I arrived at my destination around 3:45 PM, near mile 406. There was more pain in getting out of the kayak. There I met an older gentleman named Anthony, who was working on his pontoon boat. I explained what I was doing, and that I needed to camp over for the night. The dockmaster was not there, but Anthony took me in his truck to the dockmaster’s home, where I explained what I was doing and what I needed to the dockmaster’s wife. (I had difficulty getting into and out of his vehicle). She was very nice, and said I could stay for no charge, and as Anthony drove me back, he said it would be ok to set up my tent in some woods near the marina and some new townhouses, located in an old battlefield. When everything was set up, I called Grace to tell her about the thoughts I was having, my physical infirmities, my doubts about continuing. She in turn told me about her inability to sleep, being so worried about me. In a matter of minutes, we both came to a decision that I should stop the journey, and get me back home and see my doctor about the physical issues that I had. We decided that I would go back up to Georgetown, where she would meet me Wednesday morning. After the call, I felt both a great sense of relief as well as huge disappointment that suddenly, this journey seemed to be over.
I rated this day a 3 – good paddling with the current giving me a total of 23 miles, offset by this final decision.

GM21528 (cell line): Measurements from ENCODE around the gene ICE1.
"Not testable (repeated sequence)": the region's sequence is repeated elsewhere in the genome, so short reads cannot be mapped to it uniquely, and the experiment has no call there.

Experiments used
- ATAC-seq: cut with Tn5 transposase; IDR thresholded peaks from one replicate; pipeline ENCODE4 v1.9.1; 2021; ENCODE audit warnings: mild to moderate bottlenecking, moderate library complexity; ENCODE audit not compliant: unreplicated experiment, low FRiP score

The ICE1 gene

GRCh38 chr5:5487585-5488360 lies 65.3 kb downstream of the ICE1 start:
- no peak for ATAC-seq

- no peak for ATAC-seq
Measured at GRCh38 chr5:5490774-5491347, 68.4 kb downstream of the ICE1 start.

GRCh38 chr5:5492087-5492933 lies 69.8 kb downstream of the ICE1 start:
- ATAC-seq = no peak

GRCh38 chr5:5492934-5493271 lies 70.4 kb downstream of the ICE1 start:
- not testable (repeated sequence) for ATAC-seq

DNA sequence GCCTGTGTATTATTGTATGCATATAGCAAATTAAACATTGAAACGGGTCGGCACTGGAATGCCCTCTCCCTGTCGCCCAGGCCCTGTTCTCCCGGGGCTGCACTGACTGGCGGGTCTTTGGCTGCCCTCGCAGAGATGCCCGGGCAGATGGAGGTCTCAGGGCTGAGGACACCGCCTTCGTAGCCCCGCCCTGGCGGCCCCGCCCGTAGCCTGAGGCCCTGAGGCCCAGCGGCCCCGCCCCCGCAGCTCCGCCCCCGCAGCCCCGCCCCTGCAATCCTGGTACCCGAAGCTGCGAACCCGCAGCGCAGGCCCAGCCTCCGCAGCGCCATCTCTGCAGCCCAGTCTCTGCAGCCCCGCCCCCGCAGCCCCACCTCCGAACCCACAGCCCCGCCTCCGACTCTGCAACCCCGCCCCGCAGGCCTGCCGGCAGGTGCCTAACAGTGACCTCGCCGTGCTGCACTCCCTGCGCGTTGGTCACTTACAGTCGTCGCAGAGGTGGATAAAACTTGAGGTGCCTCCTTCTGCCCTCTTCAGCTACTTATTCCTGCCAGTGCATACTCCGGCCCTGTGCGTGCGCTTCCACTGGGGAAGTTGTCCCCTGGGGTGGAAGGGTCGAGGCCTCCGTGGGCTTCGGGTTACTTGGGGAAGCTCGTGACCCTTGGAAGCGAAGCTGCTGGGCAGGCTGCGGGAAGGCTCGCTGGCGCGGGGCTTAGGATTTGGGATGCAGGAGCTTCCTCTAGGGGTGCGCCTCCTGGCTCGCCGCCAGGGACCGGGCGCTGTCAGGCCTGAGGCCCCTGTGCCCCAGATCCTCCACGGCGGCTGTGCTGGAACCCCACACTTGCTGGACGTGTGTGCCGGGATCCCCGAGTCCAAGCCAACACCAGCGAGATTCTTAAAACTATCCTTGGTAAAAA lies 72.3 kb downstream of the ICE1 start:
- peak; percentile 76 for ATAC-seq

On Sunday, a cab picked me up at 8 AM sharp to take me back to Barefoot Landing Marina. The day opened cool but sunny as promised, with north winds 10 to 15 mph, and with the low tide at 9 AM. I pulled out my float bags for my legs, thinking this might help with the hip problems I was experiencing. Finally, everything was packed up, and I was ready to go. I slipped into the cockpit, secured the skirt around me, and untied my two stability lines from the cleat on the dock. I gracefully pulled away and started off heading west. It was a beautiful day. Shortly afterwards, I saw a raccoon scamper away from the edge of the water, and the usual cormorants and herons were already out finding food. The changing fall colors captured my attention. Soon after mile 355 I noticed more Cypress trees, growing out of the fresh water. Notwithstanding the fact that the tide was still moderately against me, this day was starting very well. The Sunday recreational boat traffic was moderate, and several boats came by to wish me well. Later, I passed the marina at Grand Dunes. About 8 miles later, I noticed that the current had completely turned into slack tide, which improved my mileage. Around mile 360, I noticed that we were passing a section where the canal went through high banks on both sides; we were now passing Myrtle Beach located well to the east. Several golf courses passed by. As I kept paddling, I noticed that the water cut was widening, and that nearly all of the trees were Cypress, growing in water. In fact, this low country showed very little in the way of above water ground. I was getting worried that I would not find anywhere to rest, and get out of the kayak, so I decided to stop at the Osprey Marina around mile 372.